Inspired by a vision

Parrott has view of education to lead Mississippi ahead

What have you done for me lately?” Unfortunately, the attitude behind this question reflects our current cultural expectations. Technology advances and an insatiable desire for real time change have created a pressure cooker environment for today’s leaders. In the corporate world, a segment of noisy analysts and financial traders narrowly focus on quarterly results. However, while short-term performance is important, it is the ability to sustain and improve year after year that reveals the true health of an organization. The false pressure to show short-term results can lead to disastrous results (e.g. Tyco, Worldcom). The antidote for this type of toxic leadership is to take a long-term perspective.

Dr. Roger Parrott

Dr. Roger Parrott

Dr. Roger Parrott, president of Belhaven University, is this type of leader. In fact, he has written a book on this topic titled “The Longview,” which is available at major booksellers. Dr. Parrott is a third-generation college president and was one of America’s youngest college presidents when he was elected at age 34 of Sterling College. He earned his undergraduate degree at Eastern Nazarene College in Boston where his father was president and his master’s and Ph.D. from the University of Maryland.  He has served for 16 years as the 10th president of Belhaven. Dr. Parrott practices what he teaches, and during his tenure, Belhaven has made tremendous strides.

When he arrived, the university was facing challenging times. The board and Dr. Parrott began the transformation by recommitting the institution to its Christian values. Dr. Parrott also noted, “We try to be innovative in bringing education to our students.” Today, Belhaven has over 3,500 students across its six campuses in Jackson, Houston, Memphis, Orlando, Chattanooga and Atlanta. It is also well known for its adult education and online programs, and Belhaven is one of only 30 schools in the country to be nationally accredited in all four of the arts — dance, music, theatre and visual arts.

I was curious about his “longview” perspective, and how he applied this philosophy at Belhaven. He shared an example that when he first started, the school was facing budget problems. The fountain at the entrance of the school was broken and dried up. It was a substantial expense to fix it and there were certainly competing short-term priorities for the money; however, he had this fixed because it was very important for the long term for the entrance to the college to reflect a positive light. It takes courage to have that kind of leadership. You have to be able to withstand criticism from short-term thinkers.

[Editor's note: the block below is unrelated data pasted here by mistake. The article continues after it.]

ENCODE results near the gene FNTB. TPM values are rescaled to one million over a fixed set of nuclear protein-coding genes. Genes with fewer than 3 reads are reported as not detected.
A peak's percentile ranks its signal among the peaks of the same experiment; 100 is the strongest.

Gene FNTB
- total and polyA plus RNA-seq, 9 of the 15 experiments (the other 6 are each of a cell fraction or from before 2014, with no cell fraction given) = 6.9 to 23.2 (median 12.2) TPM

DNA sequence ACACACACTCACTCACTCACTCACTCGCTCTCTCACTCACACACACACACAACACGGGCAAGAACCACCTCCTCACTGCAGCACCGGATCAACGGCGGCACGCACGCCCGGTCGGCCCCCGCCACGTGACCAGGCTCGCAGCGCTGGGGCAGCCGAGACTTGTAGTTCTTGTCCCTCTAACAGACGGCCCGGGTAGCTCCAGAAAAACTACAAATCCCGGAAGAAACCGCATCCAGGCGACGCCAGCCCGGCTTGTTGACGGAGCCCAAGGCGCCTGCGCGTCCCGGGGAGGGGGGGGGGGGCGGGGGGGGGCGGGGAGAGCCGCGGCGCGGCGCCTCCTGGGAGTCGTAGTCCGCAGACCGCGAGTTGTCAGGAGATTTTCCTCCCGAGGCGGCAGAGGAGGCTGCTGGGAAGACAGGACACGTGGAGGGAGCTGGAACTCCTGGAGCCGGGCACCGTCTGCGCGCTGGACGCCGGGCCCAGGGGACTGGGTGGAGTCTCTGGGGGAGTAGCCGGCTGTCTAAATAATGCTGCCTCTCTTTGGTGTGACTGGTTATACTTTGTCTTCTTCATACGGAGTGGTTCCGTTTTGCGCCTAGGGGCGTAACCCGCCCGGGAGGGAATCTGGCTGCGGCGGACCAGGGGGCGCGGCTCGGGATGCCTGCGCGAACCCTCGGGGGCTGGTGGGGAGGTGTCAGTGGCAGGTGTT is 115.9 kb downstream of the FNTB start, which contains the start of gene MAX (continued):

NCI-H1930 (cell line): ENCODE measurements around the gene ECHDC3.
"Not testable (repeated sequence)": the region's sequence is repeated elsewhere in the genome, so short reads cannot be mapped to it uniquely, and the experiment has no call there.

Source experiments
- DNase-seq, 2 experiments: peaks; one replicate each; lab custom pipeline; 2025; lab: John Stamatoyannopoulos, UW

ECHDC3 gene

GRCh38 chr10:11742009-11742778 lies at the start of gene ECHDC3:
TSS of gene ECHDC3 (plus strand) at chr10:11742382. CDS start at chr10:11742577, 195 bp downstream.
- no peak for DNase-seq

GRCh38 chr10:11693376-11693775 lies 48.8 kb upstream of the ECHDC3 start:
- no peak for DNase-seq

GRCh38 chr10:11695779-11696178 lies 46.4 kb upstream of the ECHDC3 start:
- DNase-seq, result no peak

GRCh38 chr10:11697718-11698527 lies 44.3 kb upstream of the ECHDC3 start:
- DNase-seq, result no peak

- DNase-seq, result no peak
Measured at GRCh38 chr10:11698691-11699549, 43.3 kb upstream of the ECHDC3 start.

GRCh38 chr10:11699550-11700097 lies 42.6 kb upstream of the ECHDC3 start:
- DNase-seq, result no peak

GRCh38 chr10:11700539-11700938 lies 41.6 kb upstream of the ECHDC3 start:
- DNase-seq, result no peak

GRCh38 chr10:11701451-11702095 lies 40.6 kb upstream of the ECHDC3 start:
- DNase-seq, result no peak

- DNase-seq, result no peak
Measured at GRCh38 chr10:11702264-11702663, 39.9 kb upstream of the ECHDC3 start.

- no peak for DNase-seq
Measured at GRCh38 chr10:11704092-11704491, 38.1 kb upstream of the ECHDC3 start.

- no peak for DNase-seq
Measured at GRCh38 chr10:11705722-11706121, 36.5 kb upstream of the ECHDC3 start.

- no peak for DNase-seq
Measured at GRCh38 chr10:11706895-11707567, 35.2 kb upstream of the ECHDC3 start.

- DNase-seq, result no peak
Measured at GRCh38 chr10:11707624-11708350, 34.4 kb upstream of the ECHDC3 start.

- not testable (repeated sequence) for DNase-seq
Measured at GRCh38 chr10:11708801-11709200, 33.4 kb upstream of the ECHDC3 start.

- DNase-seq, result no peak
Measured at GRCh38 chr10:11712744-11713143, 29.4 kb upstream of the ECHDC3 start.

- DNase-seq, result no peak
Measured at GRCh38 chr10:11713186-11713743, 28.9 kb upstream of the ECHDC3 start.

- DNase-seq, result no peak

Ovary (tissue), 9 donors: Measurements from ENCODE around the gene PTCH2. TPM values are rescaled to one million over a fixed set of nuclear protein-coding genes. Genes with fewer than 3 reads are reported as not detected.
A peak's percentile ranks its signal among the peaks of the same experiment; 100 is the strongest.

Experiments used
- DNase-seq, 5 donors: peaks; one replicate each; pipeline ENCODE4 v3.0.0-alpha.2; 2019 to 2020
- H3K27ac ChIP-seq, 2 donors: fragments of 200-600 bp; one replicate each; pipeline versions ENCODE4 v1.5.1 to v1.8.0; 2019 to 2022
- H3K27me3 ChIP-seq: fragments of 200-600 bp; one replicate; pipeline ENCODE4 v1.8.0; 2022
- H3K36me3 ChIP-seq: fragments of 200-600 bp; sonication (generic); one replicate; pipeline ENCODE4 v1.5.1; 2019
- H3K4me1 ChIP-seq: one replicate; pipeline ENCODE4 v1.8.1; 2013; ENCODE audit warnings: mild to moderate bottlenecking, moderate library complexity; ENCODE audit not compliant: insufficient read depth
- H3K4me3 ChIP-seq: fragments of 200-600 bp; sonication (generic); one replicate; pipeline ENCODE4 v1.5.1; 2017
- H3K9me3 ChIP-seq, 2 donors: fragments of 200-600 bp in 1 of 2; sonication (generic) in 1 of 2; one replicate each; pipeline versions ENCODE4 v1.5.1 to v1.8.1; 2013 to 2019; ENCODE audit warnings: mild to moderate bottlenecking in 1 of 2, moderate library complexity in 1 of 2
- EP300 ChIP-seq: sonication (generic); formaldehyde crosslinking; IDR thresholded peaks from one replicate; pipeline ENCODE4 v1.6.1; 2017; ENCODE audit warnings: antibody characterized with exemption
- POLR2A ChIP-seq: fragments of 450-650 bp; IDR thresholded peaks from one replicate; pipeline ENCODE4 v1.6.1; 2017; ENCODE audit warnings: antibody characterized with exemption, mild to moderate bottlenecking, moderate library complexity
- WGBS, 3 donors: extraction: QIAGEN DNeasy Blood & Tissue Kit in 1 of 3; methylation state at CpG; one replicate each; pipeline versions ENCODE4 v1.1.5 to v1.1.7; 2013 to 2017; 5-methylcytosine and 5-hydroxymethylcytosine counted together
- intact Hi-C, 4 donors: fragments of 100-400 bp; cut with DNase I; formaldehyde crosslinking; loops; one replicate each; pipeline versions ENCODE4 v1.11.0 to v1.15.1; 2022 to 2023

Dr. Parrott also shared some of the key ways that leaders can adopt a longview. Leaders should lead as if they will be in their job forever. In our transient business culture today, this is a real paradigm shift. It is easy to say, “That won’t be my problem to deal with,” unless you adopt this important mindset. He also shared his practice of hiring for people and not for jobs. In other words, he hires talented people and then applies their gifts and skills in productive ways. Dr. Parrott also advocates that leaders should empower their teams and share the credit. As he notes, “Applause lasts for a moment, but leadership is for a lifetime.” In his book, he shares about the importance of keeping an eye on the horizon as well as the rearview mirror. According to Dr. Parrot, “Leaders must develop a leadership lifestyle that strengthens their ability to discover what is over the horizon, beyond what others see, while also keeping a careful eye on the gifts and lessons left gleaming in the path behind.” In order to get buy-in as a long-view leader, it’s important for the stakeholders to clearly understand the vision of the organization. This takes time, intentionality, and repetition to make sure the vision is clearly understood.

I left my visit with Dr. Parrott inspired by his own leadership and vision, and proud of Belhaven University as another great resource for this state.  With over 75 percent of the students at the Jackson campus coming from out of state, others are realizing something special is going on, as well. We all could benefit from a better long-view perspective as leaders, and I appreciate Dr. Parrott’s own conviction and courage to be a model of long-view leadership.

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